Despite nationwide college preparedness declining, the average standardized test scores for incoming freshmen at UT have increased slightly in the past several years, and UT students are as prepared as ever, said an administrator in the Office
According to an ACT report released last week, 75 percent of incoming freshmen at U.S. colleges and universities will need to take remedial classes because of inadequate preparation by their high schools. However, UT students are more prepared, with only 4 percent failing out after their freshman year, said Augustine Garza, deputy director of the Office of Admissions.
“I think our bar, the bar we have set and the state legislature has set as far as who we’re admitting, is high,” he said. “We’re bringing to campus a very well prepared student. They’re good writers, good performers in high school and good leaders.”
Until the Texas legislature changed the top 10 percent rule in 2009, it required public universities to admit all applicants who graduated in the top 10 percent of their high-school class. The change allows universities to cut off the number of top 10 percent applicants that they admit, Garza said. He said UT is aiming to cut down the number of automatic admissions to 75 percent of incoming freshmen.
Incoming freshmen this year were the first to feel the effects of that bill, and only those in the top 8 percent were guaranteed admission, while the top 9 percent will be admitted in fall 2013, Garza said.
The Office of Admissions considers academic and personal factors equally when choosing which students to admit to the University, Garza said. He said academic factors include ACT and SAT scores, GPA, curriculum and personal factors including essays, extracurriculars, honors and awards.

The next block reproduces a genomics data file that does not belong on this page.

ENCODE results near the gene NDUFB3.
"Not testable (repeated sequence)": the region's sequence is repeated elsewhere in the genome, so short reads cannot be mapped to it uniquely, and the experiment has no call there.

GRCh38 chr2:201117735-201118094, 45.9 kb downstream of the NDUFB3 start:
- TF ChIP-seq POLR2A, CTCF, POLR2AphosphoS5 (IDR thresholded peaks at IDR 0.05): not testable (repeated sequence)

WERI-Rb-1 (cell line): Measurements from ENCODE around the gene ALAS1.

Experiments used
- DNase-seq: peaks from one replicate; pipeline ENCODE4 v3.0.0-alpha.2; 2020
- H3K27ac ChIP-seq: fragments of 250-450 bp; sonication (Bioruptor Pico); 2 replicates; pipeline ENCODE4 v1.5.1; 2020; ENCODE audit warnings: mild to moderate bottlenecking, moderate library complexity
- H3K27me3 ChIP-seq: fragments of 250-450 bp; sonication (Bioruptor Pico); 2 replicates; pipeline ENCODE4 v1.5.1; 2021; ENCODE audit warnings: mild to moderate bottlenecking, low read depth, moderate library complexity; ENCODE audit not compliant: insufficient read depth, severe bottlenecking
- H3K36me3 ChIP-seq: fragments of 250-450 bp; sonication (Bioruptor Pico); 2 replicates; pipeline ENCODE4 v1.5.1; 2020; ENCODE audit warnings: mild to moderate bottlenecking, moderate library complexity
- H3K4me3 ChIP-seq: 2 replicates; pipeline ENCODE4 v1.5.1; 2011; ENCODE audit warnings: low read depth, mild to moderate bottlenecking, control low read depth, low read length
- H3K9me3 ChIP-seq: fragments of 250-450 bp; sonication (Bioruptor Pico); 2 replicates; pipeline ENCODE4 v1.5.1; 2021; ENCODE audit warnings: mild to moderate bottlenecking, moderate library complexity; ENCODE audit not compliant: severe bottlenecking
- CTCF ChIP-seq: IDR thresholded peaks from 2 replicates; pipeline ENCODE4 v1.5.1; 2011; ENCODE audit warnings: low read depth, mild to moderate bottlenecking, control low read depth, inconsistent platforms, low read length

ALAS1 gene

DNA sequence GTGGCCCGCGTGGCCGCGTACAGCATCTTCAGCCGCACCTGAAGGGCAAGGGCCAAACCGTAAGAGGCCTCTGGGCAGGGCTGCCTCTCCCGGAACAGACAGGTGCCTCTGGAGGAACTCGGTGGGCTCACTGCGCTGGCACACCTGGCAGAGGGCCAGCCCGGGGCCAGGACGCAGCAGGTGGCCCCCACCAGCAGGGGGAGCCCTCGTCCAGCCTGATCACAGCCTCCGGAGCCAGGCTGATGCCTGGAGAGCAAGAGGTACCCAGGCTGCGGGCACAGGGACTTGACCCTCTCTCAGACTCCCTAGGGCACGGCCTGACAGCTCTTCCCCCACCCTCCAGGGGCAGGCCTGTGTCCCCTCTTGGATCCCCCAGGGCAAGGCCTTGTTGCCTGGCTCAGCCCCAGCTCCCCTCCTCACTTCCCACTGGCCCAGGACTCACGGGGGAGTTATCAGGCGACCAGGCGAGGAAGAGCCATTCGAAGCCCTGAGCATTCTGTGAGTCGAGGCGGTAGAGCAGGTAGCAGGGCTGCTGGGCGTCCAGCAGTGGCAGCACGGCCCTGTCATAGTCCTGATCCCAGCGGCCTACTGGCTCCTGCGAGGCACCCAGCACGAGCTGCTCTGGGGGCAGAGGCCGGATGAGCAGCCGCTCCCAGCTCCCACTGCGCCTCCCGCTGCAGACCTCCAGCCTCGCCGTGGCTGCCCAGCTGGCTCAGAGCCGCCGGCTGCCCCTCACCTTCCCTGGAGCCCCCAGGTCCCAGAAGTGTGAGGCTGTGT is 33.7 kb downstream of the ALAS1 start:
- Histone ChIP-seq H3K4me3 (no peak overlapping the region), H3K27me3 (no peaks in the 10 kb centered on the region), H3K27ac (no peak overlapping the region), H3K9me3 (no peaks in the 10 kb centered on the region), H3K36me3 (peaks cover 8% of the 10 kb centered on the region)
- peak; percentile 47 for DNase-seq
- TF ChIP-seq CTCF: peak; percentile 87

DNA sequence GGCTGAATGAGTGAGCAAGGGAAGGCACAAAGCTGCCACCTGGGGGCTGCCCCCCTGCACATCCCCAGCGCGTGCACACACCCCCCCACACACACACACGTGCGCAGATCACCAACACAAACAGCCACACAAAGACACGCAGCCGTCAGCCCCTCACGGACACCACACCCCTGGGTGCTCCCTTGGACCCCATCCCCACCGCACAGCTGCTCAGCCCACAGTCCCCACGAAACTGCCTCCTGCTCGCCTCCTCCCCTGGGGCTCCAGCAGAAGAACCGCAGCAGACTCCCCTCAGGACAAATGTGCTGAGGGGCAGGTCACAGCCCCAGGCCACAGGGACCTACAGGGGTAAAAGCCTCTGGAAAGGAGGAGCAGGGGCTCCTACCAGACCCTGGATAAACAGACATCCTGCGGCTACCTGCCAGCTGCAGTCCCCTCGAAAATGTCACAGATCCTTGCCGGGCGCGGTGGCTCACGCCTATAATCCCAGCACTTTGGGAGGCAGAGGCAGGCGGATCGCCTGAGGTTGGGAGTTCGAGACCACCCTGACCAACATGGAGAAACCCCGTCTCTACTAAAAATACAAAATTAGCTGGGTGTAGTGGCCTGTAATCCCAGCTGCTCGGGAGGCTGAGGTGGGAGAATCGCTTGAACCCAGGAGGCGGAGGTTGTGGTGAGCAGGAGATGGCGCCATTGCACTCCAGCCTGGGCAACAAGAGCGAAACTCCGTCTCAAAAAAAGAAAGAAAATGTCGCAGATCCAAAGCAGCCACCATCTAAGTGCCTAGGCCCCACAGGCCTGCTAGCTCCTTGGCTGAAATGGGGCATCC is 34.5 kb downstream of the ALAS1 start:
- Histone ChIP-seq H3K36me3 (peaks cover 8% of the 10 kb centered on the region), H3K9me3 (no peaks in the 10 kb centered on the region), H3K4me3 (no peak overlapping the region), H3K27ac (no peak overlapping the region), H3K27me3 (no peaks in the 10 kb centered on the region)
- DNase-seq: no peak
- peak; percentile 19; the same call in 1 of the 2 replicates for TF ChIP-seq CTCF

“A lot of people would like us to say that one thing is more important than everything else,” he said. “If you got in and you weren’t in the top 10 [percent], it was because we looked at everything else in your file and thought this is someone we want, and said yes.”
According to data published by the UT Office of Admissions, incoming freshmen in fall 2010, on average, ranked in the 92nd percentile of their class and had an ACT score of 27. Their average SAT score was 1830, compared to the national average of 1509, and 75.6 percent were in the top 10 percent of their graduating class. This data will be available for the incoming class of 2015 approximately 12 days after the fall 2011 semester begins, Garza said.
Biology sophomore Sara Adkinson said going to a high school that emphasizes Gifted and Talented programs and Advanced Placement classes helped her prepare for her time at UT.
“I was offered many chances to go above and beyond the classroom through the availability of challenging courses and well-trained and highly educated teachers,” she said. “I was also given the opportunity to excel outside of the classroom through a variety of organizations.”
Business honors program sophomore Michelle Patterson said her high school prepared her for UT academically, but it did not prepare her for the stresses of college life, especially time management.
“I was used to a much more structured schedule in high school, and I think the freedom in college can be an easy distraction,” she said. “I wish I had forced myself to go to the library to study at a designated time each day.”
Printed on Wednesday, August 24, 2011 as: UT preparedness ranks high against national average.